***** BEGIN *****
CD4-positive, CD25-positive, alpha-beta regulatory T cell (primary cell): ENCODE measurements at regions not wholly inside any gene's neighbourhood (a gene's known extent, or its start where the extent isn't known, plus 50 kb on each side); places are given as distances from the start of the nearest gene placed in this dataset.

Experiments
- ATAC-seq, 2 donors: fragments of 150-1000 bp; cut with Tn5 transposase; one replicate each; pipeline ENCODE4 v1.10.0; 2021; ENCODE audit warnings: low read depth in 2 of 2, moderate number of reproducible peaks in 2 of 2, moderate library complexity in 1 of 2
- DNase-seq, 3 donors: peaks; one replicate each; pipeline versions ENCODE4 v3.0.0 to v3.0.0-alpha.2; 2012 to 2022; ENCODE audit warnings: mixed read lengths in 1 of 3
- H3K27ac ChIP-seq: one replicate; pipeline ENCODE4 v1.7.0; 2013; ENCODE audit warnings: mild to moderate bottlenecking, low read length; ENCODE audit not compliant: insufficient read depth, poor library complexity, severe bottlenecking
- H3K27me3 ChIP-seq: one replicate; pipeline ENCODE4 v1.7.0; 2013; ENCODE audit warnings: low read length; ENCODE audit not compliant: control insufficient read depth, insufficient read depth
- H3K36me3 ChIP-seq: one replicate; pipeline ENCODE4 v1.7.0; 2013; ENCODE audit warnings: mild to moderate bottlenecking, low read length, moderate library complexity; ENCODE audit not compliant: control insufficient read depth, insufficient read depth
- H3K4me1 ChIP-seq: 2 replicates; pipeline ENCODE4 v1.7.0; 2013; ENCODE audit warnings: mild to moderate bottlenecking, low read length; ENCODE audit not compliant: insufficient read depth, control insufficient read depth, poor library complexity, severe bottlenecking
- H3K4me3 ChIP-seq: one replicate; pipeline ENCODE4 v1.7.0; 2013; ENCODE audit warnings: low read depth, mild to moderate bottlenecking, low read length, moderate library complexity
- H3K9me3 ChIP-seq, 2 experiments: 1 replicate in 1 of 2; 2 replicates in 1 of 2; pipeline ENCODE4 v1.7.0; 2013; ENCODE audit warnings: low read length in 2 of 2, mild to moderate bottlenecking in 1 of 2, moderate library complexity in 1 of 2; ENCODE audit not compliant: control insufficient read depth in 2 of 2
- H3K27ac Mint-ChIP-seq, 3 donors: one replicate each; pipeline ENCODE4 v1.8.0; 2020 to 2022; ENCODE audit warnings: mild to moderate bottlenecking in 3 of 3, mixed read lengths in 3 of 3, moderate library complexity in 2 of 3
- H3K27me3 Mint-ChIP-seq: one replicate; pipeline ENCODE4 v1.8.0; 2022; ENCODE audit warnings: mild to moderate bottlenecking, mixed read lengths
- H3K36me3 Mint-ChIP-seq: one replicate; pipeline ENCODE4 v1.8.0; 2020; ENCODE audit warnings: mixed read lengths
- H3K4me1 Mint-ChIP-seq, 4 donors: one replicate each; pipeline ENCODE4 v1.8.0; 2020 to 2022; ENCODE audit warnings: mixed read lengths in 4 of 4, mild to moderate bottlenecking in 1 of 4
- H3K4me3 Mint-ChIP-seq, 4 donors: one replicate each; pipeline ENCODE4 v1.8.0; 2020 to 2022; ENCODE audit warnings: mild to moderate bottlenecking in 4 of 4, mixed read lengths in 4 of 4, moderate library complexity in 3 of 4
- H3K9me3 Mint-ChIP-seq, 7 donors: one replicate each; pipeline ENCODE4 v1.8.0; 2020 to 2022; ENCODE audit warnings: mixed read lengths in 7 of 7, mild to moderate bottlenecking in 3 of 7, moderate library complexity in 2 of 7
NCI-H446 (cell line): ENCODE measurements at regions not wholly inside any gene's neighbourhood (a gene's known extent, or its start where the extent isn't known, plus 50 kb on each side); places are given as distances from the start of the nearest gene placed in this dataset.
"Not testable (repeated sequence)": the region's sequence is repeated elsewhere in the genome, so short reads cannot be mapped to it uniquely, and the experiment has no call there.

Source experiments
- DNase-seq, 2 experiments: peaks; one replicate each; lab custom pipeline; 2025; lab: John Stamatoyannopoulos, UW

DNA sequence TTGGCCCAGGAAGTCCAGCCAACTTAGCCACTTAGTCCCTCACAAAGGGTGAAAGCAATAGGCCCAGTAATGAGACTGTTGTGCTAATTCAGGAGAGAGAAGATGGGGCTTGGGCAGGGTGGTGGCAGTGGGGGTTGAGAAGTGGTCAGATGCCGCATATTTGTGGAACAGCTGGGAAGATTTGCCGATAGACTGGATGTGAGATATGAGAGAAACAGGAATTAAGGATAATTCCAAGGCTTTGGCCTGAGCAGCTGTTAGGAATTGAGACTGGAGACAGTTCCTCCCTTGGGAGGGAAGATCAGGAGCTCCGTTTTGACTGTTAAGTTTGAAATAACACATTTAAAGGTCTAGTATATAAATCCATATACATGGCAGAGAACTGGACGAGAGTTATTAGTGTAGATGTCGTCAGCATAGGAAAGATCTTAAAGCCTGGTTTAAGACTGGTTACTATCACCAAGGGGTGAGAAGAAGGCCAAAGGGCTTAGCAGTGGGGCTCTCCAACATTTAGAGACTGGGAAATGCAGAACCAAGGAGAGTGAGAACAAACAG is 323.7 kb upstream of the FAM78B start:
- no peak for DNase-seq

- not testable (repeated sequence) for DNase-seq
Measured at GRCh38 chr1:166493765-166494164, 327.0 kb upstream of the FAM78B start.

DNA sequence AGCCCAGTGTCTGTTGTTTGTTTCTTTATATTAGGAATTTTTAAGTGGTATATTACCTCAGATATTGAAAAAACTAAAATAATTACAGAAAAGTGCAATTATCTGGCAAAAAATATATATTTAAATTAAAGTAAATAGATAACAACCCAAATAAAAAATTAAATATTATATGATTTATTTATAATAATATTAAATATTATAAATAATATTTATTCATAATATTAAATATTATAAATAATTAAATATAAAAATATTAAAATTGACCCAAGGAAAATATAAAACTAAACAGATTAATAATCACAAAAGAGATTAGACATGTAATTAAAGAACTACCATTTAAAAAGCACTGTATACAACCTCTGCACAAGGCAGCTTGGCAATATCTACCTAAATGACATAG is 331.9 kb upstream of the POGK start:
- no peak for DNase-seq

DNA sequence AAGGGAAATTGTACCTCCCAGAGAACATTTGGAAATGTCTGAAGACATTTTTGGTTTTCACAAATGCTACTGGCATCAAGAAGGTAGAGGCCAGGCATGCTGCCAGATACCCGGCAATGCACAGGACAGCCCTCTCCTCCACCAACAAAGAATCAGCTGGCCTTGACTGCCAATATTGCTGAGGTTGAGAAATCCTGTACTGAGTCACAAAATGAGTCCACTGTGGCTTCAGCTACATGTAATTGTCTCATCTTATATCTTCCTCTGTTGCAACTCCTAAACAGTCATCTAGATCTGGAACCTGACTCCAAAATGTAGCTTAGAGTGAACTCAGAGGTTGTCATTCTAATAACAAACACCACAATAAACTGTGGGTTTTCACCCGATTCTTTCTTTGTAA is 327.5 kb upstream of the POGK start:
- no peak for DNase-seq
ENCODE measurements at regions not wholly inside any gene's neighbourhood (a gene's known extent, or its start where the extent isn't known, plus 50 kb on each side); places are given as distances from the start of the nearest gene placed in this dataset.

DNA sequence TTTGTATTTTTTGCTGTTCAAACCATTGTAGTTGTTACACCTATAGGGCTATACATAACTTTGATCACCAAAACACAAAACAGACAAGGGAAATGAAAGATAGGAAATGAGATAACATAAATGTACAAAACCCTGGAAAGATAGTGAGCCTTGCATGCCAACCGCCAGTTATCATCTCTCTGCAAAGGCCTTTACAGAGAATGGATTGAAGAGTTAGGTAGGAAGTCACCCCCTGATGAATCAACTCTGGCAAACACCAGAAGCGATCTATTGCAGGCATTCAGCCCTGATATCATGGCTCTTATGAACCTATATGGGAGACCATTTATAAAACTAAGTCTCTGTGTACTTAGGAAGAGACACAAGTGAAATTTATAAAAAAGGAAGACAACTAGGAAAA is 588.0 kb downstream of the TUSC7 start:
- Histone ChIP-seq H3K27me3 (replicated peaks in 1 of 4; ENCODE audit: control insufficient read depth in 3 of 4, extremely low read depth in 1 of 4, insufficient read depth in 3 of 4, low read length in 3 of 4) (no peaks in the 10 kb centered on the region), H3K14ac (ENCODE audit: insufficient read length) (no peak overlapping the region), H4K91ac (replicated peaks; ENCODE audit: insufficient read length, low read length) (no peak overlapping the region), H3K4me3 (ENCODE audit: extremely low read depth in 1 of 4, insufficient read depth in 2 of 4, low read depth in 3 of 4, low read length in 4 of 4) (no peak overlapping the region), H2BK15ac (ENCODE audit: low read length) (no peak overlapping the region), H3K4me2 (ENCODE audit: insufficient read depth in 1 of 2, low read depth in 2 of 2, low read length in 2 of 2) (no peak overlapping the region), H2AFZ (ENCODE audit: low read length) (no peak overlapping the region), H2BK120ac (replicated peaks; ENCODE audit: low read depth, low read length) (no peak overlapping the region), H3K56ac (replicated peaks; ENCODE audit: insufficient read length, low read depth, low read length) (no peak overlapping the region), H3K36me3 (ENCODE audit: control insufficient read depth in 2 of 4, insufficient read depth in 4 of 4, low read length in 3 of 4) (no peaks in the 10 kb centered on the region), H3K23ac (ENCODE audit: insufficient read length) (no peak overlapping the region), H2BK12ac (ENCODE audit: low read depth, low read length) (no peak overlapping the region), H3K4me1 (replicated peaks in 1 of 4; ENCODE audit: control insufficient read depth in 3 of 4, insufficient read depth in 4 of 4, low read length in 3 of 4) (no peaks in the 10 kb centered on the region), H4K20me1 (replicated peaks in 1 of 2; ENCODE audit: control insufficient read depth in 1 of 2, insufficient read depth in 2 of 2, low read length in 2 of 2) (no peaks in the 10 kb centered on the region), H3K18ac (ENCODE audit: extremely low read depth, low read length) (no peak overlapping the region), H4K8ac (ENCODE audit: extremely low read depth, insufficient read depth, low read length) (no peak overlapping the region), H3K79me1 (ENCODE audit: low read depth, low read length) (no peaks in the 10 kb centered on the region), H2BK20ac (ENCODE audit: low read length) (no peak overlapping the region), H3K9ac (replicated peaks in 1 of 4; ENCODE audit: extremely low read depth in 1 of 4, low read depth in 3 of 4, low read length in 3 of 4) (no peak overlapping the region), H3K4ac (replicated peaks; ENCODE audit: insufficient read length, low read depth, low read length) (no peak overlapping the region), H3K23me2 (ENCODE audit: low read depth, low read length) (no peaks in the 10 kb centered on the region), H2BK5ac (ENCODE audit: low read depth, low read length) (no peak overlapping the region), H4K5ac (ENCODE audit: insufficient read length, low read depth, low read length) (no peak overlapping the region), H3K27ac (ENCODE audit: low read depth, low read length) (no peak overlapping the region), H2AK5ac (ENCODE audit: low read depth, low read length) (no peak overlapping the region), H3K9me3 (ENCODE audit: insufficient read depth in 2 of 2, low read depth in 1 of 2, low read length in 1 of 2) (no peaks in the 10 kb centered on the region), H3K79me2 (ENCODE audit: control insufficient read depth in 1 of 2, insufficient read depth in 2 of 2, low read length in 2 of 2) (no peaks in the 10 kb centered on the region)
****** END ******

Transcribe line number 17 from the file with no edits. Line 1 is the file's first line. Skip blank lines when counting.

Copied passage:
NCI-H446 (cell line): ENCODE measurements at regions not wholly inside any gene's neighbourhood (a gene's known extent, or its start where the extent isn't known, plus 50 kb on each side); places are given as distances from the start of the nearest gene placed in this dataset.